There was some good news announced last week as the North Carolina crime rate for 2012 was down—in fact, at its lowest rate since 1976. Attorney General Roy Cooper says the numbers don’t tell the whole story, however, as the index crime rate does include not all reported crimes.
“These statistics don’t include meth labs; they don’t include prescription drug abuse, or child pornography.”
According to the N.C. Department of Justice, those issues are challenges that continue to grow:
• State Bureau of Investigation agents raided a record number of meth labs in the state last year (460) as the simpler, one-pot method for making small amounts of the drug continued to spread.
• Prescription drug abuse now kills more people than illegal drug use in North Carolina, with more than 1,100 North Carolinians dying from prescription drug overdoses last year.
• Cybertips of possible online child pornography and exploitation reported to the SBI’s Computer Crimes Unit by the National Center for Missing and Exploited Children have more than tripled in the past two years.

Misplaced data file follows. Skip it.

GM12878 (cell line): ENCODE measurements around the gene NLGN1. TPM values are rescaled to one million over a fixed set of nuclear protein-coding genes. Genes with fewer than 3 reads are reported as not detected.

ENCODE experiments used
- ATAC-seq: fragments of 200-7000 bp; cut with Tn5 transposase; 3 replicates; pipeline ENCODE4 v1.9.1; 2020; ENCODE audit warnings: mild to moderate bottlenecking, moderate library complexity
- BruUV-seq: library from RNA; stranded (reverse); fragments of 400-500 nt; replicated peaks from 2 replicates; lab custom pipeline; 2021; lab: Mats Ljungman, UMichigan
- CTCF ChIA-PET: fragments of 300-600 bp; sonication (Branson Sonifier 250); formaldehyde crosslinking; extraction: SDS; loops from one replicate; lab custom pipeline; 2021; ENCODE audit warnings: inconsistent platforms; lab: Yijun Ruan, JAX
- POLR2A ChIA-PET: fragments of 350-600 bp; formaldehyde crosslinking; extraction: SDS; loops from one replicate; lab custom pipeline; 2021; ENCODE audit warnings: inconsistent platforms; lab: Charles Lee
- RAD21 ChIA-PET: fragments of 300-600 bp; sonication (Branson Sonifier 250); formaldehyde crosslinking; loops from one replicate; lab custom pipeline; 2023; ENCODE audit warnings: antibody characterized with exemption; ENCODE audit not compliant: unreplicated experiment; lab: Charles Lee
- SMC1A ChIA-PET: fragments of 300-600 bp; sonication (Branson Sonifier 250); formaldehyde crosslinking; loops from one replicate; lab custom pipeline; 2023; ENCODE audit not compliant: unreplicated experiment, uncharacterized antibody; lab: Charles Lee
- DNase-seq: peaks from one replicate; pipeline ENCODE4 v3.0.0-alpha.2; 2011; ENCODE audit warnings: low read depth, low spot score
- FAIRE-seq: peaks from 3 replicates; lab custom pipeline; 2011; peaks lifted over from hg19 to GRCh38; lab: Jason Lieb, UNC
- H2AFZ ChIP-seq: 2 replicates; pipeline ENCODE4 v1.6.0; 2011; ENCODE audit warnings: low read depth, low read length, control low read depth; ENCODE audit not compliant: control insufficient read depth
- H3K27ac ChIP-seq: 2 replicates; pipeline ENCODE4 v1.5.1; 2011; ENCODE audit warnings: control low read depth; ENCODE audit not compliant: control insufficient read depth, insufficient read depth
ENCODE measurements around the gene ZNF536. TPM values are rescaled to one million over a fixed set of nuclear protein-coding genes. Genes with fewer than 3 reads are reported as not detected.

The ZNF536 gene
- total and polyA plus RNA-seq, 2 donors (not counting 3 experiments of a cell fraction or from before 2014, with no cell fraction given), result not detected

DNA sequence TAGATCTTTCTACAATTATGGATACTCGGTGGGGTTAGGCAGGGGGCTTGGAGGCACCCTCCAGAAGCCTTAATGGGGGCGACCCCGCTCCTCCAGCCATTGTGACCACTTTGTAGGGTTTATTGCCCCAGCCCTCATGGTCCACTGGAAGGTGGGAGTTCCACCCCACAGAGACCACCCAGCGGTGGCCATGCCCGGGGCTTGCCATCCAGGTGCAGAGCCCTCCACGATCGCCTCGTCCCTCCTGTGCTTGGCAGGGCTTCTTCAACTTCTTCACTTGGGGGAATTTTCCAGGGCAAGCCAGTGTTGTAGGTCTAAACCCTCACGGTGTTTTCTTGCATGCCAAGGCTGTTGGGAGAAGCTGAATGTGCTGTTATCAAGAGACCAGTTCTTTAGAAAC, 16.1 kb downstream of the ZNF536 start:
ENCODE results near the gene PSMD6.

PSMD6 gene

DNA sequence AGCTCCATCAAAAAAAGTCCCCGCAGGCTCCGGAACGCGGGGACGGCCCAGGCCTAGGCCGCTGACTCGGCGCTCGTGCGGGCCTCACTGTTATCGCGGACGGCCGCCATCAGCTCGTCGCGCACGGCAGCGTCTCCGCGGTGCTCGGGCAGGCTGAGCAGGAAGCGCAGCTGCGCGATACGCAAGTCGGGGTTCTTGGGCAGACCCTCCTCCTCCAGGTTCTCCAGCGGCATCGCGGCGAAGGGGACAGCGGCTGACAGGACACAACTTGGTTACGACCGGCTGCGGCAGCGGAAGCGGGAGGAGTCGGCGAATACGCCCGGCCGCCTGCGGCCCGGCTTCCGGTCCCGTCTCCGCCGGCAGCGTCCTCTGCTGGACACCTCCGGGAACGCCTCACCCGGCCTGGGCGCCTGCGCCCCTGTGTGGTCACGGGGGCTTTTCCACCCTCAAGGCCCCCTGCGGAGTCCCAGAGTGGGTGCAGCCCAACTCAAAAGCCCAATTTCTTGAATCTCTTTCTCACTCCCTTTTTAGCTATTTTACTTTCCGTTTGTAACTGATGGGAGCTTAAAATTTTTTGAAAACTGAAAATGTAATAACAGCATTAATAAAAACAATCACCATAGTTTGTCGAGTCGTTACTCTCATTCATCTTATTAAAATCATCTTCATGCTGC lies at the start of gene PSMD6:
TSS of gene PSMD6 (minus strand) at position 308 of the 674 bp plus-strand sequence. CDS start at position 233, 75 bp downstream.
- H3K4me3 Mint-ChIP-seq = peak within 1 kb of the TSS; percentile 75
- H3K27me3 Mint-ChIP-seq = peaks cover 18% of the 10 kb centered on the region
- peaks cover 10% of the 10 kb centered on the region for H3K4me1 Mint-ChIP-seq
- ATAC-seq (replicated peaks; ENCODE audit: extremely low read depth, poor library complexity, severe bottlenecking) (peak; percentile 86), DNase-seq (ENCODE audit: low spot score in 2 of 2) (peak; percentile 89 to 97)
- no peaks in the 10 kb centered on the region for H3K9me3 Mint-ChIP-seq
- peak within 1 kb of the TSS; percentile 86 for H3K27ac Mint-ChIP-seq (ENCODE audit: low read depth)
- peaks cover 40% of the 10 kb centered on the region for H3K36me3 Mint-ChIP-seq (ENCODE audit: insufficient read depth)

Cooper said to continue an effective fight against those crimes it will require more work and resources.
“It’s critically important that our congressional, legislative, city, and county elected officials realize that we have to invest in law and enforcement and technology. When you ask people how they want their tax dollars invested, public safety ranks very high on the list.”
Cooper also pointed to the overburdened State Crime Lab, which saw a 15 percent increase in case submissions to more than 42,000 for fiscal year 2011-12 .
That is one key reason behind his push for funding to develop a full crime lab in Western North Carolina.
The 2012 crime rate was down in Macon County, with a decrease in property crimes, but a slight uptick in the number of violent crimes reported.